Please don’t judge me

Bianca Nicholson spent her childhood finding ways to fit into society and learnt quickly that to be popular you needed to say the right things, even if it meant you told a lie.

Being given up for adoption at 3 years old, along with her baby brother of just 20 months, Bianca was launched into a ‘caring’ role. She always felt responsible for him, although she was only three. Bianca said; “Society pre-judges you, if you were in foster care you would never amount to anything have no ambition or self-worth. I lied and pretended I wasn’t fostered to fit in.”

At 16 she ran away from her foster home. Her brother had always been happy, so she felt she could leave him. “I’m not even sure why I did it, it seems so ridiculous now, but at the time I hated being there. I knew my brother was safe and happy, so I left. My Nan (Dad’s mum) took me in and I lived with her.  I liked spending time with Nan and often would tell her I had a free period from college and we’d watch Richard and Judy on TV together.  For the first time I felt I belonged.”

Bianca married young and became pregnant, which is when the fear and self-doubt set in. “Would I be a good Mum? Would I have a natural bond with my baby. My Mum had rejected me and my brother.  But when my son was born, I couldn’t have loved him more. Three years later I had a little girl to complete our family.”

Having grown up in care, Bianca wanted to do something to give back, particularly to young carers, and children that are carers. There seemed to be a gap in that area of the care system, which needed to be filled. Bianca volunteered for a local charity called Off-the-record for 15 years, counselling young people and some young carers. This fuelled her desire to help and support young people even more. “I decided I would break the mould and dispel the stigma that fostered children never reach their full potential and enrolled at Portsmouth University in 2012 to become a counsellor. It was then that my life was turned upside down. To become a counsellor, you have to be counselled to learn about yourself. It was then I realised I was still living the same lies in order to fit into society. I was in an unhappy and abusive marriage and had to find the courage to leave.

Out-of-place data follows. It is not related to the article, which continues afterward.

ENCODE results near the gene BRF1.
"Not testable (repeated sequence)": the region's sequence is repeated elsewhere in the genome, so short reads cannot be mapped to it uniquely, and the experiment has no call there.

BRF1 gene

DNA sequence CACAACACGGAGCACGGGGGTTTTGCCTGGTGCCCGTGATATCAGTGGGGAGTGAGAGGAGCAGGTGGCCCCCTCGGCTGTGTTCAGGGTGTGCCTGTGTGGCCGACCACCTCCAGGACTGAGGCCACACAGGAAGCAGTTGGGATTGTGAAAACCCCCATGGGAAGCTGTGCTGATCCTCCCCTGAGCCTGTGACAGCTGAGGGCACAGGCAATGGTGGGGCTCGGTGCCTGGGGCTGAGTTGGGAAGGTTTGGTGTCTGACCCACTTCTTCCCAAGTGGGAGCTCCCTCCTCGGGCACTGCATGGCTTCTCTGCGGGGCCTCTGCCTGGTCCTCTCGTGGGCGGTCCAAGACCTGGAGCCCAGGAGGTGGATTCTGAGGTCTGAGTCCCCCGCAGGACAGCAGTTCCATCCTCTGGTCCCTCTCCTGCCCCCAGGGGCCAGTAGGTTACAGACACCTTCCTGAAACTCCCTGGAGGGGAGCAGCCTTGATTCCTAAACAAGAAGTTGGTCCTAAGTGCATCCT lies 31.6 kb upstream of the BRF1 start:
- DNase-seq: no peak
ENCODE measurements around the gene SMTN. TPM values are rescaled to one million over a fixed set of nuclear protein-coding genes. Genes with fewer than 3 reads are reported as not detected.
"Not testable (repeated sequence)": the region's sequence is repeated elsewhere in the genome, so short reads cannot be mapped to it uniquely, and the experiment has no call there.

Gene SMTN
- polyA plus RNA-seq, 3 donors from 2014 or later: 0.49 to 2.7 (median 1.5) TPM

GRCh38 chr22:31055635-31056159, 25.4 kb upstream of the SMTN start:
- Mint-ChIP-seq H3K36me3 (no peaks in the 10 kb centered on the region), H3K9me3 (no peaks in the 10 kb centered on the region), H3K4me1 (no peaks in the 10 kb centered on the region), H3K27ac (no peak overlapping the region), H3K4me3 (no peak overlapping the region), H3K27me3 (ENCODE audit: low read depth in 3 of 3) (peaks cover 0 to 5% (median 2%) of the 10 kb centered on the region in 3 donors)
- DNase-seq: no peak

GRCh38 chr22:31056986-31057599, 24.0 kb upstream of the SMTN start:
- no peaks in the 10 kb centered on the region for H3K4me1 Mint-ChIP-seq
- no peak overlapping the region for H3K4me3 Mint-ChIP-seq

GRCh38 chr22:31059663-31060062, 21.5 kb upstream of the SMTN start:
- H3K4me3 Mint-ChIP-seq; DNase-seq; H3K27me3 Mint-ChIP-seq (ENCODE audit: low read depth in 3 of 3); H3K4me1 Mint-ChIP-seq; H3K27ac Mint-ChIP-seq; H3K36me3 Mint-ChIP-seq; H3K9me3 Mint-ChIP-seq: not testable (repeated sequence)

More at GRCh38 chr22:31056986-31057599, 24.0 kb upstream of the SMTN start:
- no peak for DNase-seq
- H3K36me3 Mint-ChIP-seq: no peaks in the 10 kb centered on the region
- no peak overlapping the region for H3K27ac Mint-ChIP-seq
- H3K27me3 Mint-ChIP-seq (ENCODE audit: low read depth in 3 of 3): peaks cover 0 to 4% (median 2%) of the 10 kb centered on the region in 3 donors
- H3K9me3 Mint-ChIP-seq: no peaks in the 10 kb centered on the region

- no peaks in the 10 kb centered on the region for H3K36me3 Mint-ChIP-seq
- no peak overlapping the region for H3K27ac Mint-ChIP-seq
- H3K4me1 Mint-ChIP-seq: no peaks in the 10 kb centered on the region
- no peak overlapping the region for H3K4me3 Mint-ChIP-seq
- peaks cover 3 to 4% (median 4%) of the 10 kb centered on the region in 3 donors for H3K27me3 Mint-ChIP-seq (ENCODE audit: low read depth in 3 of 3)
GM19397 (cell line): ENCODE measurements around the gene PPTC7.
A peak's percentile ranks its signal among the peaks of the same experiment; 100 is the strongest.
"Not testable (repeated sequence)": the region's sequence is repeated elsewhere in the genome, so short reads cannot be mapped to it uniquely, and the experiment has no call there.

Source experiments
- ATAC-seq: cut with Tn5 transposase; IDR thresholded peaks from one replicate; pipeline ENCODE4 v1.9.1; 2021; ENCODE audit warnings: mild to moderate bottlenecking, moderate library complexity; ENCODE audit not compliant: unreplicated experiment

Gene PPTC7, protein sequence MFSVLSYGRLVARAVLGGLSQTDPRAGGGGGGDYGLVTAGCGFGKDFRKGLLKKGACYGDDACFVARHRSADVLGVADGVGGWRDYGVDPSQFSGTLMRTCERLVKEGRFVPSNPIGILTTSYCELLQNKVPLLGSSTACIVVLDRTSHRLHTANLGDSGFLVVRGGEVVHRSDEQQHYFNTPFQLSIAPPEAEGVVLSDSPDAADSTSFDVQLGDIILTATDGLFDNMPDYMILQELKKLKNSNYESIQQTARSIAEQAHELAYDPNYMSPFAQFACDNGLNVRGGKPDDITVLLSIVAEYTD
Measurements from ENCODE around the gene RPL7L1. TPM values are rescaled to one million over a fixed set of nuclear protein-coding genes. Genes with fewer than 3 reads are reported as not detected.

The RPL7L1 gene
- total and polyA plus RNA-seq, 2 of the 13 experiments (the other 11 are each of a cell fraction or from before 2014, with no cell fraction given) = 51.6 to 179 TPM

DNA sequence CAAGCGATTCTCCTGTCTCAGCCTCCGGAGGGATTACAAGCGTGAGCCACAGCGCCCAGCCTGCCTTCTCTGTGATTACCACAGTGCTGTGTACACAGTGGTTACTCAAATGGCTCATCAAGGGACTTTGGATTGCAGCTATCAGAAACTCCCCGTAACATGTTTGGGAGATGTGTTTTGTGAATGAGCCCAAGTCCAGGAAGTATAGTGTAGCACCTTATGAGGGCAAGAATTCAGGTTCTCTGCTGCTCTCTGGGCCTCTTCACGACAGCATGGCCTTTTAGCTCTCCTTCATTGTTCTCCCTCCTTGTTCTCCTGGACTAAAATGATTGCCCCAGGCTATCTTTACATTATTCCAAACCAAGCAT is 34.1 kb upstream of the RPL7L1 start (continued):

“My children by this time were 3 and 6 years old.  So, I was now a single Mum, which has its own label and judgment in today’s society. Social media has a knack of making you feel even more isolated, when you see all you ‘friends’ out having fun and you weren’t on the invite list, because now you were no longer married, didn’t fit in.”

Bianca’s life dealt her yet another blow.  Her half-brother, died suddenly.  He and his estranged girlfriend had a baby son. His mum was sick and couldn’t take care of him, so he would be put into care. Bianca couldn’t let this happen. She put her case forward to the judge to adopt him.  It was then she learned that the baby’s mother had been an addict throughout her pregnancy, and the baby was born at 29 weeks, with foetal alcohol syndrome, 2 brain lesions and severe cerebral palsy. Most people at this point would have walked away, but not Bianca. She was more determined than ever to adopt him and give him the life he deserved, in a loving, caring family.  It was a long and painful process but finally she brought him home. “It was really hard at first, whilst we settled him into a routine with the family. The University creche took care of him whilst I attended lectures.  They were fantastic and worked with me exercising him and moving his limbs to help develop his strength and progress his growth.  He was such a happy little boy too – my children would help me with him and although sometimes it felt like hard work, it was so rewarding to see him sit up, crawl and achieve, after having been told he would never be able to walk or do anything for himself.”